March 2nd 2013

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Articles from this issue:

CANBERRA OBSERVED: Labor govt sinking amid confusion and acrimony

EDITORIAL: After the resignation of Pope Benedict XVI

ECONOMIC AFFAIRS: Leadership needed to overcome global slump

NATIONAL AFFAIRS: Geert Wilders' agenda in Australia examined

WESTERN AUSTRALIA: Coalition fails to exploit Labor's vulnerabilities

BUSHFIRES: The deadly consequences of dismantling bushfire controls

EDUCATION: Gonski report: doubts emerge over educational benefits

AUSTRALIAN SOCIETY: How the words prejudice and racism are misused

SOCIETY: Obliterating parenthood and families

LIFE ISSUES: Abortion - bringing the numbers down

POPULATION: Is world 'threatened' by religion and children?

CHINA: 'One Ring to rule them all': China's strategic aims

UNITED STATES: How the US Republicans failed in 2012

EDUCATION: We live in a culture of Peter Pans

OBITUARY: Dr Lyn Billings (1918-2013), pioneer of natural family-planning

CINEMA: Powerful tale of redemption and grace

BOOK REVIEW Gripping tale of Europe's darkest chapter

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Is world 'threatened' by religion and children?

by Rebecca Oas

News Weekly, March 2, 2013

On January 8, the journal Proceedings of the Royal Society B published a commentary by Stanford scientists Paul and Anne Ehrlich titled, “Can a collapse of global civilisation be avoided?”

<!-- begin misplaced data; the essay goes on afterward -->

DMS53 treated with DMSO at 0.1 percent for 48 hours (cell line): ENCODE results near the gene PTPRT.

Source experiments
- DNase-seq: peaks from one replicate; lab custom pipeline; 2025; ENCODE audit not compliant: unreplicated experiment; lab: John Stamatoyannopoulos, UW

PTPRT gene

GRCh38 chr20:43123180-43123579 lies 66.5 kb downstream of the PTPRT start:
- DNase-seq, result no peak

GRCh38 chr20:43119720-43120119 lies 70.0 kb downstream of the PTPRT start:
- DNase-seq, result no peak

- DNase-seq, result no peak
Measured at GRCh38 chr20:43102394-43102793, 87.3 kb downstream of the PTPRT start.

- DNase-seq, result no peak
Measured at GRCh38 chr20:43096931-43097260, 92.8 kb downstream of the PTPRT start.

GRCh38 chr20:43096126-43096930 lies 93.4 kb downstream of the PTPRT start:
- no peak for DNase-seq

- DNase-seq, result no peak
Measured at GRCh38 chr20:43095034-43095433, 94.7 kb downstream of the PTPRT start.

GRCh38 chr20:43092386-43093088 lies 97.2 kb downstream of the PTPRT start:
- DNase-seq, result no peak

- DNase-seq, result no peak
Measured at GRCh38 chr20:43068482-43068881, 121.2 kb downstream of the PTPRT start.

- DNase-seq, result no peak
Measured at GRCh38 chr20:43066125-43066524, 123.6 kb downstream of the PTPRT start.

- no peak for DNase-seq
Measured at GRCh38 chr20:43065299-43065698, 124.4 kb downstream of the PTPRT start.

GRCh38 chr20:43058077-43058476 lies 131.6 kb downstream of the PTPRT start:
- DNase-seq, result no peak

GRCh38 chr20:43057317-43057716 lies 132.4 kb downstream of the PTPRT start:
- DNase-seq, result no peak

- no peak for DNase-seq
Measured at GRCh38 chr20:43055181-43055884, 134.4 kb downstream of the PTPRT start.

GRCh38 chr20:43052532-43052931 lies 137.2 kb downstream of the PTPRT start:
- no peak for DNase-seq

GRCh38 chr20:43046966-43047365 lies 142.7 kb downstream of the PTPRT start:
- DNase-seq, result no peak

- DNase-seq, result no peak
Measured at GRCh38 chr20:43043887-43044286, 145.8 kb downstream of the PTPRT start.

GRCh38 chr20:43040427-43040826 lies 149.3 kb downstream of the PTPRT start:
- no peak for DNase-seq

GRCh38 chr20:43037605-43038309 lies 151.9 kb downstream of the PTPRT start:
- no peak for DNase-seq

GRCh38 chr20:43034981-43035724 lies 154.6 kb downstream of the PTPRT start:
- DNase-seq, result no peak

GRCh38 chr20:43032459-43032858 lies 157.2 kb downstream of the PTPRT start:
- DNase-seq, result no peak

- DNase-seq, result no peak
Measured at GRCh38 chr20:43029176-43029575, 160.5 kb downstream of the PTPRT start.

It would seem that the husband-and-wife team think that, even after the Mayan calendar apocalypse that failed to materialise and the repetitive doomsday chiming from the stopped clock that is Harold Camping, we need a little more end-times worry, this time with more scientific footnotes.

Notwithstanding its dependence on citations, this report is assuredly not a “study”, as Salon (January 16, 2013) erroneously labels it, since it adds no new data to the literature and contains no experimental results. What it does contain is a pessimistic scenario in which overpopulation leads to societal collapse, which has been a long-standing and highly debatable theme for Dr Ehrlich since the late 1960s, when his book The Population Bomb became a bestseller.

In this latest repackaging of a familiar Malthusian refrain, the Ehrlichs say: “Too many studies asking ‘how can we possibly feed 9.6 billion people by 2050?’ should also be asking ‘how can we humanely lower birth rates far enough to reduce that number to 8.6?’”

Perhaps it is unsurprising that Dr Ehrlich would want to steer away from asking questions about the mechanics of feeding specific numbers of people; reprints of The Population Bomb had to be altered to remove some of the dire predictions in earlier editions that had been proven false by the passage of time.

A Stanford news article announcing the Ehrlichs’ report draws attention to the importance of women’s equal rights as a key step for avoiding societal collapse.

They quote Dr Ehrlich as saying: “This will allow us to include more of their brainpower to help solve these problems. And studies have shown that when women are given full rights, they have fewer children, which will help slow birth rates. We also need to give every sexually-active human free access to modern contraception and emergency abortion.”